I tapped on ‘Cellar’ to access their wine section and watched as the browser loaded all the content for the desktop version, only to then reformat itself in a quick refresh to a layout better suited to mobile. This is an inefficient technique, missing the opportunity to enhance loading speed by only transmitting assets optimised for mobile. Instead, it transfers all of the data for the largest possible page size by default, regardless of device type. It then relies on client-side reformatting in the browser to perform the layout for mobile, which introduces further latency by taxing the local processor and memory resources of the smartphone. It also produces a distracting visual effect of the desktop site flashing up first, then seeming to load the new, mobile-formatted page without the users intervention – I’ve seen users react negatively to this again and again in testing sessions, with a sense of confusion as to whether they’re being taken to a different site.
The menus I navigated to locate the product were now shown in a mobile-optimised layout, but as I tapped through to the product page itself, it went through the same cycle of loading the full desktop version, flashing up a refresh and eventually presenting me with the mobile view.
I added a case of ‘Crisp fresh white wine’ and the action was confirmed with a floating bar at the bottom of the screen that had to be manually dismissed with a small ‘Close X’ in the top corner – a design suitable for mouse and pointer interaction, but hardly best practice for the kind of fingertip-sized touch controls users prefer on mobile.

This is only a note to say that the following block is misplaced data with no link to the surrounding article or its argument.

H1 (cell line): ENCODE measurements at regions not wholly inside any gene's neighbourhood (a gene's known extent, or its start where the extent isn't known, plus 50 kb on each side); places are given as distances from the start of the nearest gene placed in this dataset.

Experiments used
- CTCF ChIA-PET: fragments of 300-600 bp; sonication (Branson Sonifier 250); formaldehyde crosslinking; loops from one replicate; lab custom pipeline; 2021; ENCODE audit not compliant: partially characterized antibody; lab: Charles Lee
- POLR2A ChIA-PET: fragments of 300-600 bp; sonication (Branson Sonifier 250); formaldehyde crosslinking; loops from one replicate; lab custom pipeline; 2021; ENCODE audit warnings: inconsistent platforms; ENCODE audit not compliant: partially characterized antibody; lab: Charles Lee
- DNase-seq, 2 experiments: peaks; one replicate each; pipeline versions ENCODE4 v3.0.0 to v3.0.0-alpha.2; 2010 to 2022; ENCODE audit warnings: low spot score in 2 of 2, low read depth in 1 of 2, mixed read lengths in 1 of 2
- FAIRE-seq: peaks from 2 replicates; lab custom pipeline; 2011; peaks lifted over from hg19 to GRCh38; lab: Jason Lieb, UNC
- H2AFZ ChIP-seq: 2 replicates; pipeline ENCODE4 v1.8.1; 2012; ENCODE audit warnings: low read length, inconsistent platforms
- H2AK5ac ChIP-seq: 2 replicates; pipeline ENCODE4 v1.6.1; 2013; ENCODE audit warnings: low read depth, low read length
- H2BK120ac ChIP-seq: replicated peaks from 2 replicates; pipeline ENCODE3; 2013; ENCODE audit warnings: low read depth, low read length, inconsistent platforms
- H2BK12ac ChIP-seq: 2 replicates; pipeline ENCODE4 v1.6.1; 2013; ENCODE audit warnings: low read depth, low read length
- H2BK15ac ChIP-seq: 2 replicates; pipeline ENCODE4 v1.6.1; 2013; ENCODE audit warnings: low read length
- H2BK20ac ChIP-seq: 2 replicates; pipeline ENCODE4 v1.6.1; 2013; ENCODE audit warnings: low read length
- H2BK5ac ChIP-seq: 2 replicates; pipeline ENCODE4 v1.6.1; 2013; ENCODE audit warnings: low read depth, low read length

I navigated to the checkout, which again went through its cycle of ‘desktop-first, then refresh to mobile’, but even the mobile version used desktop-style font sizes so small they were difficult to read.
I was nearly there. I just needed to enter my discount code and get my £20 off. I typed in the code and tapped ‘Apply’. Up flashed a yellow warning, complete with an exclamation point and the message: ‘The promotional code you have entered is either not valid or has expired. Please check the code and try again’. I tried each of the 3 voucher codes on Waitrose’s paper flyer and received the same error every time.
My mind went back to my initial choice of the ‘Cellar’ section. Maybe this was a different department and the voucher was only valid for Waitrose groceries? Surely they wouldn’t have one part of Waitrose.com which sold wine through one channel and another section which sold it through an entirely different one?
I went back to the Waitrose.com homepage, again pinching and zooming on the screen of my smartphone to hunt for what I wanted in the desktop view it presented. Buried in the text-based, non-touch optimised menu was another link: ‘Beer, wine and spirits’. Maybe this was where I could buy my wine?
I tapped on the link, but because I’d needed to zoom in so close to select the correct control, I couldn’t see the next branch of the menu tree. It loaded in the virtual, invisible space off to the right of my screen. There were 3 more levels of this tree structure to negotiate, each time loading the next branch on a part of the virtual canvas I couldn’t see.
Eventually I arrived in this new wine section, which offered a different selection of products from the other bit of Waitrose.com I’d been using earlier. The novelty was beginning to wear off and festive cheer was swiftly ebbing. I hastily added 12 bottles of Sauvignon Blanc, offered at a 25% discount.
Clicking through to the checkout, I was asked to verify Waitrose could actually deliver to my area by entering my postcode, then transferred to the standard new user sign-up flow. By now thoroughly disenchanted with the whole experienced, I skimmed through it as quickly as I could, agreeing along the way to receive offers from various parts of Waitrose and its partner companies that I didn’t really want and not bothering to uncheck the default selection to register for their ‘myWaitrose’ loyalty scheme.